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Mauritania is to set up a special tribunal to prosecute suspects accused of involvement in slavery, state media said on Tuesday, in a bid to eradicate the trade in the west African state.
A judicial committee chaired by President Mohamed Ould Abdel Aziz met on Monday and "decided to create a court to try crimes of slavery", the Mauritanian Information Agency reported.
Mauritania was the last country in the world to abolish slavery, in 1981, and since 2012 its practice has been officially designated a crime, with those convicted liable to 10 years in prison.
Forced labour is a particularly sensitive issue in Mauritania, where anti-slavery charities are very active, especially SOS Slaves and the Initiative for the Resurgence of the Struggle against Slavery, which support victims in court.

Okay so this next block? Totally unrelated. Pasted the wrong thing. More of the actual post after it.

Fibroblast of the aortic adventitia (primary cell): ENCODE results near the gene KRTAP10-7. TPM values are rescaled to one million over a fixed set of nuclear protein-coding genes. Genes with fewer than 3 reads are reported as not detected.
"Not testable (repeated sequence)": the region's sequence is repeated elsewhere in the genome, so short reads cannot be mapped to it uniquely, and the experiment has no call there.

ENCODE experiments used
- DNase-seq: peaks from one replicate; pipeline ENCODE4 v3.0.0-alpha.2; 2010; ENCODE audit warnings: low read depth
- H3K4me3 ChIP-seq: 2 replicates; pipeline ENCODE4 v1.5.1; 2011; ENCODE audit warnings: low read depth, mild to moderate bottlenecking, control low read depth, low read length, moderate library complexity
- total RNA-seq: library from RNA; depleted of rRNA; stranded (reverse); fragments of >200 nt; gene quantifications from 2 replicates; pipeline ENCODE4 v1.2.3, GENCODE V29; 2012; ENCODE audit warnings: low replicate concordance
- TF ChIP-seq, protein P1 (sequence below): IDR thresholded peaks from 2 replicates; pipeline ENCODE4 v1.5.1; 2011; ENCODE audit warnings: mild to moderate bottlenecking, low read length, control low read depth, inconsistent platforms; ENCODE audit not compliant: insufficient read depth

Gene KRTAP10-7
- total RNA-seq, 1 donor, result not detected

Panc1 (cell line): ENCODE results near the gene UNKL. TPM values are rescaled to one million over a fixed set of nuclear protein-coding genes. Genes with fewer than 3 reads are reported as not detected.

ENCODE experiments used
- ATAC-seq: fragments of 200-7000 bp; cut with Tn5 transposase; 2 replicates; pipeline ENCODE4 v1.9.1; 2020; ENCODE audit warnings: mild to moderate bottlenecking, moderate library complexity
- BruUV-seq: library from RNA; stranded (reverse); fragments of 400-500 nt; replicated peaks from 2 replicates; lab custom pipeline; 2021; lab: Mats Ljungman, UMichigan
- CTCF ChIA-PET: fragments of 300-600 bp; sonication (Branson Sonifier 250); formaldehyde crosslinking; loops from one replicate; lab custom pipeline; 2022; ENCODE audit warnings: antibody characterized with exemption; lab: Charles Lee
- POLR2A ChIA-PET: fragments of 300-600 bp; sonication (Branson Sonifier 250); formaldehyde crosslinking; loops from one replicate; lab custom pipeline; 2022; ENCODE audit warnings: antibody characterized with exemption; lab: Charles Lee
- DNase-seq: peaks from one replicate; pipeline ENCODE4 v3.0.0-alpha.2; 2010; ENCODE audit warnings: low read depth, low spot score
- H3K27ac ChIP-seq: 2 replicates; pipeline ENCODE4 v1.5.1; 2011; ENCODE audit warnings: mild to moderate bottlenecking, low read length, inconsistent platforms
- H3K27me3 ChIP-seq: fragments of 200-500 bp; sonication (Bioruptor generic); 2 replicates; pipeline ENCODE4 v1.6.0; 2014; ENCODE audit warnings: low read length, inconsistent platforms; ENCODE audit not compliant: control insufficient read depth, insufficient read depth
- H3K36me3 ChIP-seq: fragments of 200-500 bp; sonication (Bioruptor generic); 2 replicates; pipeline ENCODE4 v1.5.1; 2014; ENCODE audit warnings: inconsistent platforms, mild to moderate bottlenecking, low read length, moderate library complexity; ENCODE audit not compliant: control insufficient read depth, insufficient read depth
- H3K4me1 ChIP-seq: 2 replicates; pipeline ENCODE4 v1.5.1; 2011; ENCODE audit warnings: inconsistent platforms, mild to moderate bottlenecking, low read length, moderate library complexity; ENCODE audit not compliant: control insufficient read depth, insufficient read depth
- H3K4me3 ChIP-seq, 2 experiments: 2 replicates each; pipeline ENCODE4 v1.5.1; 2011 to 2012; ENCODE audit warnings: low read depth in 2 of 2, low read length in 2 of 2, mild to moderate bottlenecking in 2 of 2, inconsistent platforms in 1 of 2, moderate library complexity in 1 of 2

While some slave owners have been jailed by normal criminal courts, campaigners have argued that the government has failed to acknowledge the extent of the trade, with no official data available.
Various social security programmes have helped former slaves in the past but the beneficiaries were never recognised as such, with schemes officially targeting other disadvantaged groups.
But in March Mauritania announced the launch of its first government agency charged explicitly with helping former slaves.
The organisation's mission is to "eradicate the legacy of slavery" by helping the poor and marginalised through better access to housing and employment, the government said.
Biram Ould Dah, president of the rights charity Initiative for the Resurgence of the Fight Against Slavery, said that while the legal means to try slave-holders already existed, there had been a lack of "political will to enforce existing laws".